If your binoculars have mould growing on them or in the lenses, which you will be able to identify straight away due to the fungal spores, then you need to deal with the problem as soon as possible.

By leaving the mould to grow and spread more you will be allowing the damaging waste product that fungus process to attach itself onto your lens. While you will be able to remove the fungus itself, this waste product will remain and you will have to eventually replace them.

To clean your lens and remove the fungus all together, you will need to buy the correct type of cleaning solution. Something is most hydrogen peroxide will get the job done best and will also not be too harsh on the lens.

If you are unable to find hydrogen peroxide then your best bet is vinegar mixed with water to make it that little bit less acidic.

Once you have your solution it is a matter of gently dabbing some on the infected lens with one of your lens wipes and then using a new wipe to remove the fungus.

While you may need to let the solution sit for a moment, do not leave it on the lens for too long otherwise it could do more damage than good.

You may find that the fungus was too much to remove in which case it is best to take it to a professional who is able to clean the lens for you. Any camera shop should be able to assist you.

How to clean the body of your binoculars

When it comes to the actual body of your binoculars, you are able to be a bit more strong-handed with your cleaning methods compared to lens cleaning.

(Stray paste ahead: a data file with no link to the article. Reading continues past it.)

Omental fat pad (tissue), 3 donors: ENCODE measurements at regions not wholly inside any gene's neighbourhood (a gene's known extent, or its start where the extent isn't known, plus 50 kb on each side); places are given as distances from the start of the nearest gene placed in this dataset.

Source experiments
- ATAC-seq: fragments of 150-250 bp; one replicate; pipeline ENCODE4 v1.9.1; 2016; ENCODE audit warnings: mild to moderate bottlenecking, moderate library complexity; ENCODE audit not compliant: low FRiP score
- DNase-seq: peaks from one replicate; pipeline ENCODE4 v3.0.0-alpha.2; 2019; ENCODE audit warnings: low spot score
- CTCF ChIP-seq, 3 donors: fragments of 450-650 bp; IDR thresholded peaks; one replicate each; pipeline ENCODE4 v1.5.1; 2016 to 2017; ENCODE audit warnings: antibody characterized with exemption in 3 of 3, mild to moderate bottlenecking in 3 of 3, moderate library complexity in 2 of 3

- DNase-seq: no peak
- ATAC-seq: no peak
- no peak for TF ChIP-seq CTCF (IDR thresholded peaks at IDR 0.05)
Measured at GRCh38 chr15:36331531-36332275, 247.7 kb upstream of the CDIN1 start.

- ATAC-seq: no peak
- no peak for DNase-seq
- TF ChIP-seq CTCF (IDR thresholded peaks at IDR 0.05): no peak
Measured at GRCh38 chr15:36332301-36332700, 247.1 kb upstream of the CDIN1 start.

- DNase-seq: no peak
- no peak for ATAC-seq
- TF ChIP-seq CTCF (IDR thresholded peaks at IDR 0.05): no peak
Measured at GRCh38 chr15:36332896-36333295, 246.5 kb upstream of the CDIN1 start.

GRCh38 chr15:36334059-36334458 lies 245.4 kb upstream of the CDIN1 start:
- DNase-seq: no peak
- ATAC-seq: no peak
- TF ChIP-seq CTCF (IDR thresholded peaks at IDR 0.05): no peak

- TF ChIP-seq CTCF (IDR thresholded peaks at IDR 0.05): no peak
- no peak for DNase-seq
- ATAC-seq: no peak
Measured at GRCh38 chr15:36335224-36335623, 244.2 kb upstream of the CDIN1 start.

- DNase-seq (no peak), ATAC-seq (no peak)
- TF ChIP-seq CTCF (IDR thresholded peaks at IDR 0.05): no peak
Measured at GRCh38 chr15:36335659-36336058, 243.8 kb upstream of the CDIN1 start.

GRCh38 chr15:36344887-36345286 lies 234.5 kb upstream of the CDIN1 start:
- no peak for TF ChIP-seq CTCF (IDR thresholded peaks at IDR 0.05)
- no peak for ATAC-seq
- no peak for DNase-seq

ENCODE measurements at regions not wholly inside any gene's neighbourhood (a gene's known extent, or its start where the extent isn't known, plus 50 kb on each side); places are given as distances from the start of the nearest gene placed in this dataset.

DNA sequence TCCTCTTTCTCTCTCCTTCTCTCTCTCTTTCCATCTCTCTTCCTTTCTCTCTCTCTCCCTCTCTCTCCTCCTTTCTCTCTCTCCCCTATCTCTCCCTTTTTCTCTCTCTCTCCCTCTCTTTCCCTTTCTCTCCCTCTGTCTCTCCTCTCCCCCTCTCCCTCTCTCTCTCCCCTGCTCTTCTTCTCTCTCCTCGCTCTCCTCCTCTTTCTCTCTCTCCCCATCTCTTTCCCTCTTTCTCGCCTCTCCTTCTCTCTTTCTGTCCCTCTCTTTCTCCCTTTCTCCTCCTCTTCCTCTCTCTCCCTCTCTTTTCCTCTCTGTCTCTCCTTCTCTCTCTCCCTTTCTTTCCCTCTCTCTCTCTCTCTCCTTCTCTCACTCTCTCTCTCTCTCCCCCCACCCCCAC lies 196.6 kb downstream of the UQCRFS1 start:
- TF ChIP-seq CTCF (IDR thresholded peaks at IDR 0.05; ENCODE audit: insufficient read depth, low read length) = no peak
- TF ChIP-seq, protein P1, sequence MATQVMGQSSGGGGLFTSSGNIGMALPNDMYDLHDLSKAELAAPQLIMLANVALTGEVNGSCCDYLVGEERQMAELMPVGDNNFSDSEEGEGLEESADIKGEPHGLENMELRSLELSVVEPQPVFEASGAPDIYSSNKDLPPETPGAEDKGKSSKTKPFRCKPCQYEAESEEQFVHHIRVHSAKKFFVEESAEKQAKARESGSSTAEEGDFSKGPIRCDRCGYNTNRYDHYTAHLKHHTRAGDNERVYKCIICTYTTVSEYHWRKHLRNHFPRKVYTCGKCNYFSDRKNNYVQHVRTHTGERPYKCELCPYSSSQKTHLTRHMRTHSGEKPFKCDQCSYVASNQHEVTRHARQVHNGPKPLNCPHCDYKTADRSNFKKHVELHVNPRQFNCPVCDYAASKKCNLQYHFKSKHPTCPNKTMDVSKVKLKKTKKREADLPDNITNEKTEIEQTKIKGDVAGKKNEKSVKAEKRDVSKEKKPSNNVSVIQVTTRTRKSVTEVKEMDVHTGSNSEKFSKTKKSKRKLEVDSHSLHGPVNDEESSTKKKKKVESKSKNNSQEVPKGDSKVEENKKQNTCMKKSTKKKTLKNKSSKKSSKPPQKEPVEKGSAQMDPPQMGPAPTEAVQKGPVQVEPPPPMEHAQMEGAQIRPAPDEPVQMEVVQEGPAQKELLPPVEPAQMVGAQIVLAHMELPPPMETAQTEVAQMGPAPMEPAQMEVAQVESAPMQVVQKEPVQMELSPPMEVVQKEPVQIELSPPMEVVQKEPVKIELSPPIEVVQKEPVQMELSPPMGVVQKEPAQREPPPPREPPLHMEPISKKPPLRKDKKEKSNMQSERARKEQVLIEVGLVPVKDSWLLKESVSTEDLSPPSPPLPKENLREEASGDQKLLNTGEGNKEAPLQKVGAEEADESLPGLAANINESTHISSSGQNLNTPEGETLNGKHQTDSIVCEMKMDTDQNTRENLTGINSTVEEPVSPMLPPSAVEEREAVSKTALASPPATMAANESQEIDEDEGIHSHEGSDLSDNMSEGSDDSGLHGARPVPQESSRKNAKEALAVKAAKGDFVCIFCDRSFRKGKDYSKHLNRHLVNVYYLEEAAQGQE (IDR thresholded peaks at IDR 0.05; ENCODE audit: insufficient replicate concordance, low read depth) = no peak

All you really need is some everyday cleaning solution that will not dissolve the rubber e.g. dishwashing detergent and a damp cloth to remove the build-up of dirt on the body.

The biggest issue you may have with the body of the binoculars us keeping them dry. Even if the body is a little damp and the lenses aren't, it could still result in fungal growth on the lens.

Therefore it is best to ensure that you dry your binoculars off as much as possible before you put them into storage to avoid mould and expensive repairs.

Born and raised in the south coast of UK, a small town close to Cornwall, I have adventure in my blood. Ever since a young age, I have always been into the great outdoors and particularly love watching the natural wildlife. Birdwatching is what I enjoy the most, and thus my natural interest in binoculars began. I founded and run Best-Binoculars.UK a site where I talk about various aspects of and review binoculars. Hope you enjoy my ramblings :)

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Born and raised in the south coast of UK, a small town close to Cornwall, I have adventure in my blood. Ever since a young age, I have always been into the great outdoors and particularly love watching the natural wildlife. Birdwatching is what I enjoy the most, and thus my natural interest in binoculars began. I founded and run Best-Binoculars.UK a site where I talk about various aspects of and review binoculars. Hope you enjoy my ramblings :)